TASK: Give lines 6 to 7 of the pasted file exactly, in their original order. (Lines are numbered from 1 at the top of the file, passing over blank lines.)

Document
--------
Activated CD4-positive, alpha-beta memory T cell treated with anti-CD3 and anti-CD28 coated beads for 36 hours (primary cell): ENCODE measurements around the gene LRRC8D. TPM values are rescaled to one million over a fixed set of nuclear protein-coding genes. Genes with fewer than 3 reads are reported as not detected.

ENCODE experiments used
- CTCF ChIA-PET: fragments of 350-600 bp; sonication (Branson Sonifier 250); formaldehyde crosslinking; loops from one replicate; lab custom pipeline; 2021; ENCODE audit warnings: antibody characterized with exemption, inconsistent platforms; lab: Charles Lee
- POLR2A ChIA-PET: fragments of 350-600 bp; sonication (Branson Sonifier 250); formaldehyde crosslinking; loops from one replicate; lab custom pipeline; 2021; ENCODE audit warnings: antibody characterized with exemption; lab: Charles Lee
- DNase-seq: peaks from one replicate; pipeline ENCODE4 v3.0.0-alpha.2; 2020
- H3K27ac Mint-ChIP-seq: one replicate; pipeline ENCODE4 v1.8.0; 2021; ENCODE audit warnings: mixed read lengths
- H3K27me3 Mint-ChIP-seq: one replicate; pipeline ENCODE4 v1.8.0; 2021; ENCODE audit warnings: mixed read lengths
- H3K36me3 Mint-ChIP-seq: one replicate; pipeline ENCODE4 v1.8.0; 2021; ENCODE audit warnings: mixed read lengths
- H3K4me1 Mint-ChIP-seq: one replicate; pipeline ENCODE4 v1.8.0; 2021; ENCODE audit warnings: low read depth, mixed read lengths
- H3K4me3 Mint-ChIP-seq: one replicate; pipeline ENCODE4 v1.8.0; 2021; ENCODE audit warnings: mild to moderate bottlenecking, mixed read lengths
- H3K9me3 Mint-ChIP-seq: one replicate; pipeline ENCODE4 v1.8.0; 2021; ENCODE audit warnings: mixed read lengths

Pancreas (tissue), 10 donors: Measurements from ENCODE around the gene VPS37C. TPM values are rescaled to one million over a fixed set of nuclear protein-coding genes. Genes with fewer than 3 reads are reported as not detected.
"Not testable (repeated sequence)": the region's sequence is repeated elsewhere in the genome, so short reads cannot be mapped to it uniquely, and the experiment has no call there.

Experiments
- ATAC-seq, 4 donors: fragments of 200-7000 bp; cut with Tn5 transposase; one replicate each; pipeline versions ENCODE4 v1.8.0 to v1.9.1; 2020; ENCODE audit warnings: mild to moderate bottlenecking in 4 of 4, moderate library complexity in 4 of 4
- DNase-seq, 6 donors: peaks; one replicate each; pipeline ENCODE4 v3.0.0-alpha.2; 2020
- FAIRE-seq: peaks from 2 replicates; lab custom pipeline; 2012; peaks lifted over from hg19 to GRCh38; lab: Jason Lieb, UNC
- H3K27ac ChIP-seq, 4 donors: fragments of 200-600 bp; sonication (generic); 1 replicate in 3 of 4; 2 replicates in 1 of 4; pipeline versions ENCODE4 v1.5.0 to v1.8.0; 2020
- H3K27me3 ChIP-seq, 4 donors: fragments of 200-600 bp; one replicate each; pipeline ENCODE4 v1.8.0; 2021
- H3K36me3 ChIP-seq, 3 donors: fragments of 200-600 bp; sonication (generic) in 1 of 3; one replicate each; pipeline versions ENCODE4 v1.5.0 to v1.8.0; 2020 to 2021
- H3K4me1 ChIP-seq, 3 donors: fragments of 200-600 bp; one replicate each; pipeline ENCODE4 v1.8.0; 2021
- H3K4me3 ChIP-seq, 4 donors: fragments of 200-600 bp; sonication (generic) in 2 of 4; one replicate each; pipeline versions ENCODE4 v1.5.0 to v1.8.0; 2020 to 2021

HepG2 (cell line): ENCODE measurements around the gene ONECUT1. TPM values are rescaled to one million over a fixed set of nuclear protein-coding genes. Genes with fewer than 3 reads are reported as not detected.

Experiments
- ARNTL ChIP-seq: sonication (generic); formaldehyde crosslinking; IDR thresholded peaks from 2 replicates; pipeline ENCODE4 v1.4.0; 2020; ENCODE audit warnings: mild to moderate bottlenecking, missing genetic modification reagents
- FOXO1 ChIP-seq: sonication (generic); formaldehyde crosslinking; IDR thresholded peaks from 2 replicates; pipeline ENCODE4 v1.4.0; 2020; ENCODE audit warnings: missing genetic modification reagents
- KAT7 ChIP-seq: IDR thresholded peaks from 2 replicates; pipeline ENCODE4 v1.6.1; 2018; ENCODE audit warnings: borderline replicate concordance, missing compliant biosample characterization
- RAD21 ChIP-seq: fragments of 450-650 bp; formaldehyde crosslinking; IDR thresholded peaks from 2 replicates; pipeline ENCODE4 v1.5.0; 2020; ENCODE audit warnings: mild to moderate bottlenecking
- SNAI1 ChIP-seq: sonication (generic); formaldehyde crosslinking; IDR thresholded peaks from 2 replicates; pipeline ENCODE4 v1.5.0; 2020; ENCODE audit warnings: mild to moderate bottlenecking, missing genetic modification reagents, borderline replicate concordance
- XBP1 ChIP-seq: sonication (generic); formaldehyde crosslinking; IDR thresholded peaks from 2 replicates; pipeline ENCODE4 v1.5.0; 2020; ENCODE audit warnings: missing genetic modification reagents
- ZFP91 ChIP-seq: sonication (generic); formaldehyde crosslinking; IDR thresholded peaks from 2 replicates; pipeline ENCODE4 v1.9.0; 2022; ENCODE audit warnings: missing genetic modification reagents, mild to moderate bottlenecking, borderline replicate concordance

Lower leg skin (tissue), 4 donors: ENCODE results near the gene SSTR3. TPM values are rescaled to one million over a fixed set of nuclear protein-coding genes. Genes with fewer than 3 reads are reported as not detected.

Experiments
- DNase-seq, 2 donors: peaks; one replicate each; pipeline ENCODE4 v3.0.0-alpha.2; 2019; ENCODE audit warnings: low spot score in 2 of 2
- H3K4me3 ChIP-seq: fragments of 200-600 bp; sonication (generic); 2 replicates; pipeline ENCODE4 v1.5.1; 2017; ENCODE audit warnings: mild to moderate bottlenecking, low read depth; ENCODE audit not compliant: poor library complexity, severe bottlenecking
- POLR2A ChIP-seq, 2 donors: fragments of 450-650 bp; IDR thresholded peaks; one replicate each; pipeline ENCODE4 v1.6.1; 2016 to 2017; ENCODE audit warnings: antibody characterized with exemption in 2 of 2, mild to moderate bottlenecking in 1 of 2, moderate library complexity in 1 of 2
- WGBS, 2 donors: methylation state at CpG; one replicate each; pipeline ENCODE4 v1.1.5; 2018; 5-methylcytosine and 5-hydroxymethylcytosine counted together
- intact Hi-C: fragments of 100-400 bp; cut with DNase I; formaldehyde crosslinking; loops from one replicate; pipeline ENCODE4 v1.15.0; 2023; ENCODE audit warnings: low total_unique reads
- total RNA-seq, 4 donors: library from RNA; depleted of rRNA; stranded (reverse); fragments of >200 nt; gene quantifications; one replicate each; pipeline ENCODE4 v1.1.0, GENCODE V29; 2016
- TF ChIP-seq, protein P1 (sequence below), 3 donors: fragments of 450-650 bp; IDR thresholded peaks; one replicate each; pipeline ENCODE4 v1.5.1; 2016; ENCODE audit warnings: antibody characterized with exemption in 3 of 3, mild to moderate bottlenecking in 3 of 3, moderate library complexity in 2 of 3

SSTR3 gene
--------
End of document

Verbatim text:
- H3K27ac Mint-ChIP-seq: one replicate; pipeline ENCODE4 v1.8.0; 2021; ENCODE audit warnings: mixed read lengths
- H3K27me3 Mint-ChIP-seq: one replicate; pipeline ENCODE4 v1.8.0; 2021; ENCODE audit warnings: mixed read lengths